Date Uploaded: January 20, 2014, 3:09 pm
Last Edited: May 12, 2015, 3:12 am
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Red Tree Frog Tutorial
Article © MAIL User: genopsdir
The Red Tree Frog uses a European 8 in 1 sheet for the body with an AR of 5.625 (0.225 in / 0.040 in) (18 gauge wire); except for one ring at the tail with an AR of 3.75 (0.150 in / 0.040 in) for tapering. A single pinning ring on the underside at the base uses the larger ring size tying four other rings together. The rear leg thighs use a Box Chain with an AR of 3.75 with 20 gauge wire (0.120 in / 0.032 in). The remainder of the legging uses the 20 gauge wire wrapped or formed as necessary for shape and jointing.
The first one took several days of tinkering, with an uncompleted partial sitting on my chair arm (not shown). The second one took about 5 hours in one working session (with making my own rings included).
Notice the doubling at the joints, this will provide some flexibility. A loop is formed, then a straight length, followed by the second loop. The wire is then directly wrapped along the straight length. The small gap on the straight length for the forelegs is purposeful for attaching to the body.
The feet are shaped to have two single loops at the end that are opened back up. This will be used for attaching to the fore appendages. The front foot wraps back to form the second loop after shaping the toes.
The appendages are attached. When the two single loops are passed through a double loop, I crimp them slightly. They can move side-to-side, but are relatively stable up-and-down.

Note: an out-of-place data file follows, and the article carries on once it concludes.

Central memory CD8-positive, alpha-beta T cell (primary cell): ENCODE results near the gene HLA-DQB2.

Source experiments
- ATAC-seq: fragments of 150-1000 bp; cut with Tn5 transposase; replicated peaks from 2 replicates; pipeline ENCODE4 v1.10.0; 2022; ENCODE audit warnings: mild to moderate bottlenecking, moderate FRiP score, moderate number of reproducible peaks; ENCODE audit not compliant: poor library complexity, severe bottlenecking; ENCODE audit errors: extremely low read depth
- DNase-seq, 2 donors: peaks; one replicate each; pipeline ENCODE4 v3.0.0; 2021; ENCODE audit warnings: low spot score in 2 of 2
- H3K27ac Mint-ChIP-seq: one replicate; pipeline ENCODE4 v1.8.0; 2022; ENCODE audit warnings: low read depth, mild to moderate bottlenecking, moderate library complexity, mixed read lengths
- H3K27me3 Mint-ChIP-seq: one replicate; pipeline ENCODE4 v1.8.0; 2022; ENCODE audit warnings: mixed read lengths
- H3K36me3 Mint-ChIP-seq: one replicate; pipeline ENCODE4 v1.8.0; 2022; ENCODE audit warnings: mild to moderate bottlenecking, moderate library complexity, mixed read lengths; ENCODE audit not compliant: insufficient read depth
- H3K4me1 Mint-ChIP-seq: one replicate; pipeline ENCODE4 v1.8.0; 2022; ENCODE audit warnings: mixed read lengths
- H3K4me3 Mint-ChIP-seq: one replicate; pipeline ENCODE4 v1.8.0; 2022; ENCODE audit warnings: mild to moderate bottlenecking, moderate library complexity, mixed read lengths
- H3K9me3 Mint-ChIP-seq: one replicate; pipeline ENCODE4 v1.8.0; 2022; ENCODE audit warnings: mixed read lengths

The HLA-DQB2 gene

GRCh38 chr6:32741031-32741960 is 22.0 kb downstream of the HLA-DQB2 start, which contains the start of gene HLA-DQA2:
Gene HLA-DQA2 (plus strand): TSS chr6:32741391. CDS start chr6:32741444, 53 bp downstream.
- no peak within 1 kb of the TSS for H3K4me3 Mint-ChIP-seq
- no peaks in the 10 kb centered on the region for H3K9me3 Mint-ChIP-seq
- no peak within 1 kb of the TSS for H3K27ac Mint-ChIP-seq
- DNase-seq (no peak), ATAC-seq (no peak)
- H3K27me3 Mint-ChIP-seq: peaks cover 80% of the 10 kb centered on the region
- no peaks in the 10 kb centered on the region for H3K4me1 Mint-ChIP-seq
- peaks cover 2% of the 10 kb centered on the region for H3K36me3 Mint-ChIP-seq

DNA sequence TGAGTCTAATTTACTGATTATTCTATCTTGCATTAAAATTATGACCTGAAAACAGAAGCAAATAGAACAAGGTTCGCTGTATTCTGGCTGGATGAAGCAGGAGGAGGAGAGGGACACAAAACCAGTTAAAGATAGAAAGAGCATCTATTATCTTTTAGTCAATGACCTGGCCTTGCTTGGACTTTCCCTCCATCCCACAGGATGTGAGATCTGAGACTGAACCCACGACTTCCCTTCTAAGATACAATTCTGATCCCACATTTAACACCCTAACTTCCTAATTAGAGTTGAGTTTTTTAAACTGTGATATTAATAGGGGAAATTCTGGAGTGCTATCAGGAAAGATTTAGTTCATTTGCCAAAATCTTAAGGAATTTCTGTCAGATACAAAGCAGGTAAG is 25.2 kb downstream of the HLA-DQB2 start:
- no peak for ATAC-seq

I tried to split the single loops on either side of the straight length when crimping to aid in stability.
The first interesting part. I used a Box Chain to form the weave. I started with the double loop on the end of the leg - it is easier than trying to attach the leg after. Due to the ring size, the last ring is difficult to get in, but gives the thigh a tight weave and good form. The direction of the final links is important for connecting to the body.
The four limbs built up and ready to be built onto the body.
The body is a European 8-in-1 sheet. Notice the one medium ring, this provides a taper for the tail end of the frog's body.
The second interesting part. The forearm is fed through the sixth down ring (left to right), but is attached to the second up ring (right to left). Notice that the second up ring does NOT go through the sixth down ring, This is important for structure and positioning.
(Editors note, it is the sixth down ring - the down ring on the far left is folded over)
Different perspective with both arms attached. I folded some of the down rings underneath to better show the connections.
Better look at the connection. Notice the direction the double loop is installed.
Attaching the rear legs. The last two down rings are both fed through the last two links on the thigh. This position will be adjusted when the body is pinned.
Turned the frog upside down for the pinning. Depending on how tight the structure is, the pinning ring will go through either four or six of the last up (now down) rings. The body should be relatively tight at this point, and the pinning ring may need some adjustment.
When turned back over, the rear legs will need to be pulled down along the up rings they are attached to. By using two down rings, there is some spring that will aid in keeping the thighs to the bottom edge of the frog body.
Final product and size. I don't have small hands, so this may be easier for some. As long as the Aspect Ratio (AR) is maintained, this should be able to be scaled up with minor adjustments.
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